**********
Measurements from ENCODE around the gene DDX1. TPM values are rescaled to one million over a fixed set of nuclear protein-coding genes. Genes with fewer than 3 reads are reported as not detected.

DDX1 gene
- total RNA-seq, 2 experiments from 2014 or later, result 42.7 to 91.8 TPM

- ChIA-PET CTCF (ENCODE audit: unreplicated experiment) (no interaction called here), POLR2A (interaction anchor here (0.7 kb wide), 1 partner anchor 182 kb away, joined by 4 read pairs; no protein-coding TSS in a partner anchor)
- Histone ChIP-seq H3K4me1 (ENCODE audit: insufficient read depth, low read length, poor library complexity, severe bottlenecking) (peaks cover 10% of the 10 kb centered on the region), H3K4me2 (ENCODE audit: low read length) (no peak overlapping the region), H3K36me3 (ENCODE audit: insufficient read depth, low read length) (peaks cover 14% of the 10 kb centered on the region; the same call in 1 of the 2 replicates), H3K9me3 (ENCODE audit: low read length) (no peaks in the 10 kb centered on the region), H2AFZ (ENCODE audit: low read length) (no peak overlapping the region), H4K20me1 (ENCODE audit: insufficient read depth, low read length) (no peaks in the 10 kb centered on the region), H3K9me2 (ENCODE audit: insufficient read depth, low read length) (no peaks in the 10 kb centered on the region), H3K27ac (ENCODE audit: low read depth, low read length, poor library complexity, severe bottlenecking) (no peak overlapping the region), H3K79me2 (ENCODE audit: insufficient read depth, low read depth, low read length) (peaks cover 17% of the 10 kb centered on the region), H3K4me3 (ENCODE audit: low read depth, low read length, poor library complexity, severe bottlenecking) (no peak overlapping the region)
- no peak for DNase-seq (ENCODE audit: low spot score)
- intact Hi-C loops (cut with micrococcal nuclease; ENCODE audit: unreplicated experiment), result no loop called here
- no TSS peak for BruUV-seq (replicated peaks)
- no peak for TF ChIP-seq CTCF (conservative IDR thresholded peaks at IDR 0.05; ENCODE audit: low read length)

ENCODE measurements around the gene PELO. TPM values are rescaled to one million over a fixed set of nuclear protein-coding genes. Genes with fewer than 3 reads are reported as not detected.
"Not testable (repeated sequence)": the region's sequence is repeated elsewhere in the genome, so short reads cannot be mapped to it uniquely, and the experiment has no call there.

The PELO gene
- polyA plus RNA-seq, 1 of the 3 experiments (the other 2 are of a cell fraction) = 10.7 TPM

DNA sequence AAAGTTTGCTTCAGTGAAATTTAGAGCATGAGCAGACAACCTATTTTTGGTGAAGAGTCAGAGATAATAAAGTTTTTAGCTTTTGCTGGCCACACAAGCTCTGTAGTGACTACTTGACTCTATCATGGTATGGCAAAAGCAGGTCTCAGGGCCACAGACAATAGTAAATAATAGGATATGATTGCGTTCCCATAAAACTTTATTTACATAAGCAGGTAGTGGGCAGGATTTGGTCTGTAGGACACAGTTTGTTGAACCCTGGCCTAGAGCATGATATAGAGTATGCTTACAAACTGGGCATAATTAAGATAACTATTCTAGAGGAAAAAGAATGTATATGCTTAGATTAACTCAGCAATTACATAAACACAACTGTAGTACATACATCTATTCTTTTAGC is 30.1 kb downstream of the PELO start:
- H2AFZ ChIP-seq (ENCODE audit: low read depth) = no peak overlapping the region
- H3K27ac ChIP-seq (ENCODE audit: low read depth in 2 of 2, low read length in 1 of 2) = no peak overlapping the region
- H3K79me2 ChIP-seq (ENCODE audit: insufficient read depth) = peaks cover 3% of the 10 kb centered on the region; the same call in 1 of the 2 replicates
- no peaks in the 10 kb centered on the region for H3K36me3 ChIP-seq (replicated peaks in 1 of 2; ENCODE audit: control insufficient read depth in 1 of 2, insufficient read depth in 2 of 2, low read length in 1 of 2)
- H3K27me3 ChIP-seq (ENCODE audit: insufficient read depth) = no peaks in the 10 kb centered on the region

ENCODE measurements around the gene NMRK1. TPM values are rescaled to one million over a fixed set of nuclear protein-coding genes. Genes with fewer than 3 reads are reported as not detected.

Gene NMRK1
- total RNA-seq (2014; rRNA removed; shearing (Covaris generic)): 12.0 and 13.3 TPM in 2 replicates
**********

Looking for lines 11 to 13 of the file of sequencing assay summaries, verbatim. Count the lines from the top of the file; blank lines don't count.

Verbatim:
"Not testable (repeated sequence)": the region's sequence is repeated elsewhere in the genome, so short reads cannot be mapped to it uniquely, and the experiment has no call there.

The PELO gene
- polyA plus RNA-seq, 1 of the 3 experiments (the other 2 are of a cell fraction) = 10.7 TPM